- The drugs don't work…
In the first study of its kind,
Rubbish, there have been several tests on athletes, really good ones, you know the sort of athletes capable of going flat out after over 100km and with over 350W non doped. The results were pretty conclusive, The Festina (procès de Lille protocol which included EPO) was worth about 15% more power.Posted 8 months agoatlazMember
The impact of EPO is also not over a single ride, it’s about the collective impact of training, racing and recovering and is more pronounced on a stage race. David Millar reckons he could stick with people on a one-day race but as soon as they got to stage races, he’d get further and further off the pace (until he doped of course).Posted 8 months agochakapingSubscriber
The scientists behind the trial, which is published in the Lancet, say athletes are “naive”
Whereas many readers will be saying that the scientists and Telegraph journalists are the naive ones.
Test should have been riding up Ventoux every day for three weeks, with the odd day off for a bit more EPO.Posted 8 months agoghostlymachineMember
the researchers selected the fittest and most experience amateur riders they could find
That’s a laugh. Anyone *actually* fit and experienced (and amateur) is probably likely to be at significant risk of being tested, and wouldn’t get involved. Or already doping.
What they really found is some vaguely competent riders and gave them a badly planned (weekly injections, wtf?) program and then did a completely unrepresentative test.
Not surprised they didn’t find anything.
Least they got their research money. 🙄Posted 8 months agoDezBSubscriber
As well as EPO, Armstrong admitted to using testosterone, human growth hormone and the steroid cortisode during his seven back-to-back Tour victories from 1999 to 2005.
But Mr Cohen said: “Quite possibly all the stuff he was taking was useless.
“Even less is known about many of it than EPO.”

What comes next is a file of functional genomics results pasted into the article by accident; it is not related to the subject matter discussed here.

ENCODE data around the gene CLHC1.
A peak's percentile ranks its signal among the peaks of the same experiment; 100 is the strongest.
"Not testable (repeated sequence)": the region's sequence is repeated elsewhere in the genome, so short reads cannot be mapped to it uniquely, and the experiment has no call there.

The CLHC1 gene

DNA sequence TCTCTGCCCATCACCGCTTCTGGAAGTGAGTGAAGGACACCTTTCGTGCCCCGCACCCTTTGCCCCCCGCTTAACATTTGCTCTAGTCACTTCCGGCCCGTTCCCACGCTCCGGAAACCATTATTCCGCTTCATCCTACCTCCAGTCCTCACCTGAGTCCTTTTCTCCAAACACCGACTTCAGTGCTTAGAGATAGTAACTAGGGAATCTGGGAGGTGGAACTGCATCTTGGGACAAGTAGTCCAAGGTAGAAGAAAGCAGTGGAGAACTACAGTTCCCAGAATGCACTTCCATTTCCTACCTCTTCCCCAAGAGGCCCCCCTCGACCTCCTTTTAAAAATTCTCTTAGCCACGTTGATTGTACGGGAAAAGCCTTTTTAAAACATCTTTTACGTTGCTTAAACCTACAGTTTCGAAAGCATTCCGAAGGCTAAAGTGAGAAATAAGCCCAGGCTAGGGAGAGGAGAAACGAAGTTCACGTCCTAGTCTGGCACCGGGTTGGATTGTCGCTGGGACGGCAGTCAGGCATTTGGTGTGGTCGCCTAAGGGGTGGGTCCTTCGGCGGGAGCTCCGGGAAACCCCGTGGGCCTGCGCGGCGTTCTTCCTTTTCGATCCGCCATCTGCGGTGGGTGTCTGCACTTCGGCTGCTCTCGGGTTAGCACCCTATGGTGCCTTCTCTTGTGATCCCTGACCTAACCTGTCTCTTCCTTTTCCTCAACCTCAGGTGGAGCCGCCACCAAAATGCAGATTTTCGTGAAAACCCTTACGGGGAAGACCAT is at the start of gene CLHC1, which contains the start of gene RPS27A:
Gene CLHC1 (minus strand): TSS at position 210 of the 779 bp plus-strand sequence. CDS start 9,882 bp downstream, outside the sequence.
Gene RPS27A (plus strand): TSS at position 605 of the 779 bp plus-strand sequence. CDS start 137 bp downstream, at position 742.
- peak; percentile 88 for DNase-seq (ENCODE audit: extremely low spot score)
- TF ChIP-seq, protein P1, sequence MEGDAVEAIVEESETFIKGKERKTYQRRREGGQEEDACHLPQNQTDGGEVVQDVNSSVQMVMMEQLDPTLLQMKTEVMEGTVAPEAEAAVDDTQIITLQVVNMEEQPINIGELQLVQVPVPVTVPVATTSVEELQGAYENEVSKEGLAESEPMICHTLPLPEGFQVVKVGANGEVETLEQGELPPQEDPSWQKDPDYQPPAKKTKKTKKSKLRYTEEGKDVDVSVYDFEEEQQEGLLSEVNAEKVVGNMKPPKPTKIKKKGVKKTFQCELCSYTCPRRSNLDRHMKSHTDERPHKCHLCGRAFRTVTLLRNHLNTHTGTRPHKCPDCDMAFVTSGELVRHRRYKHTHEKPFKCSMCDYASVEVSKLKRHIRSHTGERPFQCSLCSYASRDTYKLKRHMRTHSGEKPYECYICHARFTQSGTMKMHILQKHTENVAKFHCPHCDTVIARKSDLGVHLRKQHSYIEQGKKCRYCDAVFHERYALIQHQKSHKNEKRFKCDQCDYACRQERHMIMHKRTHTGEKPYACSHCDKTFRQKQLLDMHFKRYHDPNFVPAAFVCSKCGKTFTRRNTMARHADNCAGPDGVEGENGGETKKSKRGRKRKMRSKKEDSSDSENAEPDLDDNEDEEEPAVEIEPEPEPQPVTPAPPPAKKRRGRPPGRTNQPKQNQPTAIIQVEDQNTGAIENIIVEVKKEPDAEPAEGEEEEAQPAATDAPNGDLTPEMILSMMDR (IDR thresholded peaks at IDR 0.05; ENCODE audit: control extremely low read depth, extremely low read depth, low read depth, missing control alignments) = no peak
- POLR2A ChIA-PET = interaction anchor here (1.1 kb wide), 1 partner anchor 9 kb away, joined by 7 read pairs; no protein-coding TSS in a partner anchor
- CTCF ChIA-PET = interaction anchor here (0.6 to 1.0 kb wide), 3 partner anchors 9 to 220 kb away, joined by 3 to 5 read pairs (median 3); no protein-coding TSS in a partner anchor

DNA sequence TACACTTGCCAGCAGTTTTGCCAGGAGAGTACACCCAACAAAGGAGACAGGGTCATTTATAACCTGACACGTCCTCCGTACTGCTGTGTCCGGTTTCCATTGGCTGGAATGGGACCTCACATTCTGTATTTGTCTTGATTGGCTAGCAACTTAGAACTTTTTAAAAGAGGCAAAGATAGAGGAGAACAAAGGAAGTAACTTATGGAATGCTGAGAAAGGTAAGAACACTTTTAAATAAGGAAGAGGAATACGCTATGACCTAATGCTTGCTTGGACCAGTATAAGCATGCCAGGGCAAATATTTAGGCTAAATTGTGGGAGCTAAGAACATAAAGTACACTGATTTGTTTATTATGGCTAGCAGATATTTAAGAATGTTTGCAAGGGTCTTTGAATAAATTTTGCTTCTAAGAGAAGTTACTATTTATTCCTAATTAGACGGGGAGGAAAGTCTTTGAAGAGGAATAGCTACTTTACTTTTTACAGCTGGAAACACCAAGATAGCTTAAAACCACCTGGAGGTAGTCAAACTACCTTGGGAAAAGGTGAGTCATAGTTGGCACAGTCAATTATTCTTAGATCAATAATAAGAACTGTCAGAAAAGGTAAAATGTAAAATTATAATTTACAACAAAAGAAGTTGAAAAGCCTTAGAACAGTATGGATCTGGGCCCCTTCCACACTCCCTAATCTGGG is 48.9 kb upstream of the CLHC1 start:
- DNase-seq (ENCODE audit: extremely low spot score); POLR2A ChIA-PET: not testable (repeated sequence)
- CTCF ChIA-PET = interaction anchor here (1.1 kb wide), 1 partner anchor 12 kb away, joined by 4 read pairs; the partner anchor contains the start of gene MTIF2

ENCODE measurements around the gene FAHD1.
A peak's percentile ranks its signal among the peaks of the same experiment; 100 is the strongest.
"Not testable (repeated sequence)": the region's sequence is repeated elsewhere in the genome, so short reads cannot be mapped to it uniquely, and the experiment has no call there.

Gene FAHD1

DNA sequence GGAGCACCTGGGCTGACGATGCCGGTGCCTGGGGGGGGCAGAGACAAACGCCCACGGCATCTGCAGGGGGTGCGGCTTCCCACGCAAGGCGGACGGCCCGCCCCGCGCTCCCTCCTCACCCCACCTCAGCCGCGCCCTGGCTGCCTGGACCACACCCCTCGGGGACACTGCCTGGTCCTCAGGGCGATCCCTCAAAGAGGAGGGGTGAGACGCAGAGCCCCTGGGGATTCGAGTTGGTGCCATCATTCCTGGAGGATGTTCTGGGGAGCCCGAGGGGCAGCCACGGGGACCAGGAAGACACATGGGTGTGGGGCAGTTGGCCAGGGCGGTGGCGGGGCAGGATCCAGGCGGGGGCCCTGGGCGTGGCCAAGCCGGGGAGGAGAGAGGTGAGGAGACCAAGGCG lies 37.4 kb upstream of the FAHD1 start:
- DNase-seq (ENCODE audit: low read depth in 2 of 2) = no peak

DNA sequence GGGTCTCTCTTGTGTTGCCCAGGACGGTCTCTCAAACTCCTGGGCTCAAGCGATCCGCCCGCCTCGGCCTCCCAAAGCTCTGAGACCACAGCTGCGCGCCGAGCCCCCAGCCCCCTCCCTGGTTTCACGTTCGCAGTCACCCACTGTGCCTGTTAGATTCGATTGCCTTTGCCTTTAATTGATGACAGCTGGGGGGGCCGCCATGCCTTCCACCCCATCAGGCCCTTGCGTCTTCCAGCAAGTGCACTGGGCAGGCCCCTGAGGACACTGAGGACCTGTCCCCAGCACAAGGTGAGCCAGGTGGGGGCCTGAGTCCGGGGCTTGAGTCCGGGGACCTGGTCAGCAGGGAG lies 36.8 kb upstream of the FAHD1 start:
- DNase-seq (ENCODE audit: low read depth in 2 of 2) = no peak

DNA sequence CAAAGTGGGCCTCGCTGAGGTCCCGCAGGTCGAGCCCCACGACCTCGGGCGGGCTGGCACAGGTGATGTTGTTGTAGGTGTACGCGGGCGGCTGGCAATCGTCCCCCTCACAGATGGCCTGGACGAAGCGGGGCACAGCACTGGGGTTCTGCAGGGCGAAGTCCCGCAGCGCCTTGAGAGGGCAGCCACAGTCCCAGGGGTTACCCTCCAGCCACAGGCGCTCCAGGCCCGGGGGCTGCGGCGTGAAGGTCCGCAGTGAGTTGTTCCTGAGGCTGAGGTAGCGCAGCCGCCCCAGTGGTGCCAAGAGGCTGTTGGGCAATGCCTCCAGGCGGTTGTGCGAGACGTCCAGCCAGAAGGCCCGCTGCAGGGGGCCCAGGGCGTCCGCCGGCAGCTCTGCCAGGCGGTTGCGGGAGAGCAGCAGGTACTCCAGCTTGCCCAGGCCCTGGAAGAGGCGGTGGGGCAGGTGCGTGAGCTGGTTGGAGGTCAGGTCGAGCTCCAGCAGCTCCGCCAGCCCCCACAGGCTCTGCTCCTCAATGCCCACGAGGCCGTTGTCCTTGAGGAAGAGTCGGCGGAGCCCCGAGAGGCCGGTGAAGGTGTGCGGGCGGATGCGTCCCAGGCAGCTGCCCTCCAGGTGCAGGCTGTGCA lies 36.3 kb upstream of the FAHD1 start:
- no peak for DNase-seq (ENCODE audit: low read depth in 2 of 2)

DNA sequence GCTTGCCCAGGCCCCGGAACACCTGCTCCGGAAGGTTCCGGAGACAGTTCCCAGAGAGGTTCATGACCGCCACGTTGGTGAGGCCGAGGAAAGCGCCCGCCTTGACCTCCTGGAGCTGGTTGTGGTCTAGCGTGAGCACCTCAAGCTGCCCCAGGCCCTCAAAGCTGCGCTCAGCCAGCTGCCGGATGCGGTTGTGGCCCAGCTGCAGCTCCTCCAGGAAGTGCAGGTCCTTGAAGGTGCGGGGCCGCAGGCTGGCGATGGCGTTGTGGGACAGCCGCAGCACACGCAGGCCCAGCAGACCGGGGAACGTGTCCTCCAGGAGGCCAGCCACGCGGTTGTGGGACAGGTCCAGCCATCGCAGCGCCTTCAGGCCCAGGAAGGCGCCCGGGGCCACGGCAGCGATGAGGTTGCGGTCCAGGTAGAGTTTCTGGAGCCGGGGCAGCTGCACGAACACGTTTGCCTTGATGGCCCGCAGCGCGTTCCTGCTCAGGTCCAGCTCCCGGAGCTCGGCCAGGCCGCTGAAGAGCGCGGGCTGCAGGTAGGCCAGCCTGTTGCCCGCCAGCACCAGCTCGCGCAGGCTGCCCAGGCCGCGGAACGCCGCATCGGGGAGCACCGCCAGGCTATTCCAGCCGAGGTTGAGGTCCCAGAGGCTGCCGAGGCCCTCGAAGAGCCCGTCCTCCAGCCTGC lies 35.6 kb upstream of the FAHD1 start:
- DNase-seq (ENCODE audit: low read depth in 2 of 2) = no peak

I wonder who financed this research.. that was published in the LANCEt..?Posted 8 months agofootflapsSubscriber
I think it’s quite interesting, it does suggest that EPO isn’t quite the miracle drug it’s made out to be or that the effects are a bit more subtle.
As for why they didn’t run the experiment using a full peleton of Elite riders, riding three weeks back to back, I think you’ll find cost might have been a consideration.Posted 8 months agoglobaltiMember
This is nonsense.
1 – EPO doesn’t confer the same advantage on every rider. If you already have a high haematocrit level you won’t benefit as much as a rider who has a low level.
2 – You don’t just inject EPO and go; it takes weeks of building up with other closely supervised ancillary treatments to extract the most benefit from EPO.Posted 8 months agoslowsterMember
What utter garbage. The average Del Boy market trader has more integrity than the ‘scientists’ who undertook that study.
The use of EPO in professional cycling was/is inextricably linked with the italian scientists and doctors, in particular Conconi and Ferrari, who developed protocols to maximise the benefit of EPO. Conconi actually got the italian olypmic committee to fund his research under the pretext of developing a test to detect EPO use.
It looks like the video is no longer on Youtube, but if you want to see the difference that EPO can make, you only need to watch the 1994 Fleche Wallone where three Gewiss riders drop the rest of the peloton on a climb where it looked as if they were just out on a recovery ride. Ferrari was the Gewiss team doctor.Posted 8 months agochakapingSubscriber
think it’s quite interesting, it does suggest that EPO isn’t quite the miracle drug it’s made out to be
The chief benefit of EPO is apparently it’s ability to boost recovery, allowing harder training before stage races and “freshening up” during them.
So can you see why we think the experiment as outlined in that piece was a waste of time?Posted 8 months agomartinhutchSubscriber
Lancet should know better than to run with that. In terms of efficacy in an elite sport setting, giving 24 fit but amateur athletes aged between 18 and 55 a short course at clinically-recommended (ie relatively low) levels is an entirely pointless exercise. We already know it’s safe to treat punters with EPO, that’s why it exists. There is plenty to suggest that dopers didn’t stick to the established ‘safe’ dosages.
There comes a point at which the quantity of anecdote about the significant benefits of EPO to elite riders is reliable enough to outweigh whatever trial can be cobbled together with a completely different group of subjects.
Just because it will always be completely impossible to organise a proper test using professionals in real stage race conditions, doesn’t mean that this is a decent substitute.Posted 8 months ago
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